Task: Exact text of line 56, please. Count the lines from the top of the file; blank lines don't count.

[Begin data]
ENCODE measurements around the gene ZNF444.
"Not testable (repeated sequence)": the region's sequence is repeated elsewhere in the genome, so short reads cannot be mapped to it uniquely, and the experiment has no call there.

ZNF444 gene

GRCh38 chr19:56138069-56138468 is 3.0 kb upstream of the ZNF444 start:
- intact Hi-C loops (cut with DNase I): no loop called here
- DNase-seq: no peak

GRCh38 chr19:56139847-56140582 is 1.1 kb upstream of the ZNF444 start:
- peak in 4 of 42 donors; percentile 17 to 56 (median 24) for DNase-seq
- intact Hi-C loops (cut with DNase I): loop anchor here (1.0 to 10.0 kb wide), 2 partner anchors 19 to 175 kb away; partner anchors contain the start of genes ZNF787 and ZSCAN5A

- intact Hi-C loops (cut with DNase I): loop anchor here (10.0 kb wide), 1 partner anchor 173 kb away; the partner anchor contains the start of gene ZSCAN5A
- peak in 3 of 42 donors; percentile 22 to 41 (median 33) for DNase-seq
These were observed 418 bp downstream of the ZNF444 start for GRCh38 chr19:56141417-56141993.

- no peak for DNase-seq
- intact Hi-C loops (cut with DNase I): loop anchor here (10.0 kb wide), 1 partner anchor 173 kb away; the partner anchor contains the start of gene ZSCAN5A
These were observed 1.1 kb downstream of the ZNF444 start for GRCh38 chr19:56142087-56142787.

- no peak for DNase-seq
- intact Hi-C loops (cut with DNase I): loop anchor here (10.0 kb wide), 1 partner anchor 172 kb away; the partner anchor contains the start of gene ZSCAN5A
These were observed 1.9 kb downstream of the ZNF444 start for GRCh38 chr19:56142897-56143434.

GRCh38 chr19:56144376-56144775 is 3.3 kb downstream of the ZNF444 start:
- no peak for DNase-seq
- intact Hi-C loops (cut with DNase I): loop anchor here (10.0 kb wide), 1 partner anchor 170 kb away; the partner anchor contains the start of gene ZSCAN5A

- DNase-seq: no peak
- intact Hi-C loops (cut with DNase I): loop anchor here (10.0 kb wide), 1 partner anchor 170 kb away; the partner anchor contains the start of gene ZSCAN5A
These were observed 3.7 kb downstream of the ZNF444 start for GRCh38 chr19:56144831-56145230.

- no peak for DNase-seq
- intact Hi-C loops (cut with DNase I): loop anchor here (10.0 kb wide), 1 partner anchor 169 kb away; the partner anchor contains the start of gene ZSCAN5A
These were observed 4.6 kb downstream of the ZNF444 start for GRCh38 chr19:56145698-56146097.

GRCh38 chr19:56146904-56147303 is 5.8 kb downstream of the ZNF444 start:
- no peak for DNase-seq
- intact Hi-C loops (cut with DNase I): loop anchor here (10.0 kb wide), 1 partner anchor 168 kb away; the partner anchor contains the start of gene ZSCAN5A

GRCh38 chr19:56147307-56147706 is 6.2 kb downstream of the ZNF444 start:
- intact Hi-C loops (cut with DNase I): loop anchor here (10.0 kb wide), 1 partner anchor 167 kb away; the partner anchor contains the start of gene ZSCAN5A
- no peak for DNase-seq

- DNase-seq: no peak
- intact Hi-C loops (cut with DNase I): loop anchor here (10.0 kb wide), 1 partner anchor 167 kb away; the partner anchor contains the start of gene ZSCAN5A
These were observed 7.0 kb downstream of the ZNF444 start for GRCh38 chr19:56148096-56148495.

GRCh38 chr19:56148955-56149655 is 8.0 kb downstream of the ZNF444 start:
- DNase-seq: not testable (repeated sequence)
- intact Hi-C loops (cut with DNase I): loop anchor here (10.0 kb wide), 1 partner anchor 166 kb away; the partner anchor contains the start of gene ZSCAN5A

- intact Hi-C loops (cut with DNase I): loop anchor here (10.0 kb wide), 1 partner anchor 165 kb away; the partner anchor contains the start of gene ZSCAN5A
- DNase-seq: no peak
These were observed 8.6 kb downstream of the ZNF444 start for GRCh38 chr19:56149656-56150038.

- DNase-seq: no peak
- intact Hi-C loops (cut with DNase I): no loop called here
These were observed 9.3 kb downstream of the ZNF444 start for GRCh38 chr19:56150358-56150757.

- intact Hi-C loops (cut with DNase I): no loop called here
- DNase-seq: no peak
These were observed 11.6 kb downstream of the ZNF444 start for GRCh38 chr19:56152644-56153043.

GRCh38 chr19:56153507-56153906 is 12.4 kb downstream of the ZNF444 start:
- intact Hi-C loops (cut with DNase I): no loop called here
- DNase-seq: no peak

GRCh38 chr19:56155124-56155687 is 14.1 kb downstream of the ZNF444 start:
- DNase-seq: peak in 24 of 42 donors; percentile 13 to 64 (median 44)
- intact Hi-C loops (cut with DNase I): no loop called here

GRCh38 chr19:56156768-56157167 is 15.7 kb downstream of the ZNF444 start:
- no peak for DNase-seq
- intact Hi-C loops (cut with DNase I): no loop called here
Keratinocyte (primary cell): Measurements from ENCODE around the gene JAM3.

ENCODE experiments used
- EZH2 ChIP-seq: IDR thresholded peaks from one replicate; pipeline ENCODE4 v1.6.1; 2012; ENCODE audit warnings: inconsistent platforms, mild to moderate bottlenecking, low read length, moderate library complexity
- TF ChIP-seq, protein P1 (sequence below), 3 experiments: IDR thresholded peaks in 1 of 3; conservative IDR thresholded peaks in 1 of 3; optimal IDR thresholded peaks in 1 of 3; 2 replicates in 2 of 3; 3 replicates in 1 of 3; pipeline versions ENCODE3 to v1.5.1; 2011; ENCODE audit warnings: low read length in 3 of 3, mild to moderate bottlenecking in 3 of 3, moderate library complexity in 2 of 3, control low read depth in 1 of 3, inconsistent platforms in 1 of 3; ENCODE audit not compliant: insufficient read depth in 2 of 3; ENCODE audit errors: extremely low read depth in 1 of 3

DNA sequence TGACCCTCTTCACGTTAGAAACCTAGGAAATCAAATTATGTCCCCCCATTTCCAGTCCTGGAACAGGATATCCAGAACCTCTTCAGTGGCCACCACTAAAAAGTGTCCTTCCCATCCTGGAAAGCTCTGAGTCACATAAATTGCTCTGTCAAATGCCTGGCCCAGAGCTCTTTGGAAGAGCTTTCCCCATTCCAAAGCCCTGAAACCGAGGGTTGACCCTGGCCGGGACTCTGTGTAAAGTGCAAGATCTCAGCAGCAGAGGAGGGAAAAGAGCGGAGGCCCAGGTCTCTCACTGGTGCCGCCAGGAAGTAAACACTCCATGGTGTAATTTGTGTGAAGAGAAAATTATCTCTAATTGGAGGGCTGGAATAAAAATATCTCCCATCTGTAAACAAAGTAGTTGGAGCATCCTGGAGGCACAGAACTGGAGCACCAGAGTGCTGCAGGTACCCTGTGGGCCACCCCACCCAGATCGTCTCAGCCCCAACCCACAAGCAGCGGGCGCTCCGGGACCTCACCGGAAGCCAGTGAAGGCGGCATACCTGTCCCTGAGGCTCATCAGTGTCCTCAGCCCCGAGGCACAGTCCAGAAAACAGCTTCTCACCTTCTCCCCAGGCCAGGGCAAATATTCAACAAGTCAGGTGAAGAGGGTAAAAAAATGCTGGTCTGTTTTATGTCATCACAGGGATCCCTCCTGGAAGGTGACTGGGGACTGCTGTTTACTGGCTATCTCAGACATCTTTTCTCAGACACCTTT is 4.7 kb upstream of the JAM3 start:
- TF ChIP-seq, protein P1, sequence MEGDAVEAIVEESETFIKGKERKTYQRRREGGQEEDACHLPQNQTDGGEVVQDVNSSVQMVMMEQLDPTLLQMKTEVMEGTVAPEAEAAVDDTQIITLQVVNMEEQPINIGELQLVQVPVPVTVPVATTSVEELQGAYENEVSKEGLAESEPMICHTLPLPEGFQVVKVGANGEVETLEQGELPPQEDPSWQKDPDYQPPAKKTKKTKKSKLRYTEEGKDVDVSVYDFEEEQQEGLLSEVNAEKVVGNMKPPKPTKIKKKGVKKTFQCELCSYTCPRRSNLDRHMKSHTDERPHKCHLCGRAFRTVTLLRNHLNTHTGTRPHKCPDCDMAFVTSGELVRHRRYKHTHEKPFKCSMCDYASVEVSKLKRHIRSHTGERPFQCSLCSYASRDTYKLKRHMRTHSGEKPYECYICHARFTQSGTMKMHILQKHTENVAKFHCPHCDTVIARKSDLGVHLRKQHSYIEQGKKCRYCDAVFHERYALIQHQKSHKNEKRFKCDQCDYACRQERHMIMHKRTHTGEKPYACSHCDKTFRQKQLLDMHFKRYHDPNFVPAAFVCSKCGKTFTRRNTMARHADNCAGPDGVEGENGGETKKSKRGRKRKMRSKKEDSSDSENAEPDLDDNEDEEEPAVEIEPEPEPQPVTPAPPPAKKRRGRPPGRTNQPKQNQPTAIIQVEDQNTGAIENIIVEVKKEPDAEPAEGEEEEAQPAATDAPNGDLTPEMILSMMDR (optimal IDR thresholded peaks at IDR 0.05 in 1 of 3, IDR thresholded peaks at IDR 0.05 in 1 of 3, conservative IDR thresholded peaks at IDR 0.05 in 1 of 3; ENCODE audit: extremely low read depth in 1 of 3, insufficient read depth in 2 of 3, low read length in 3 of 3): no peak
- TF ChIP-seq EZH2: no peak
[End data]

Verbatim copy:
- no peak for DNase-seq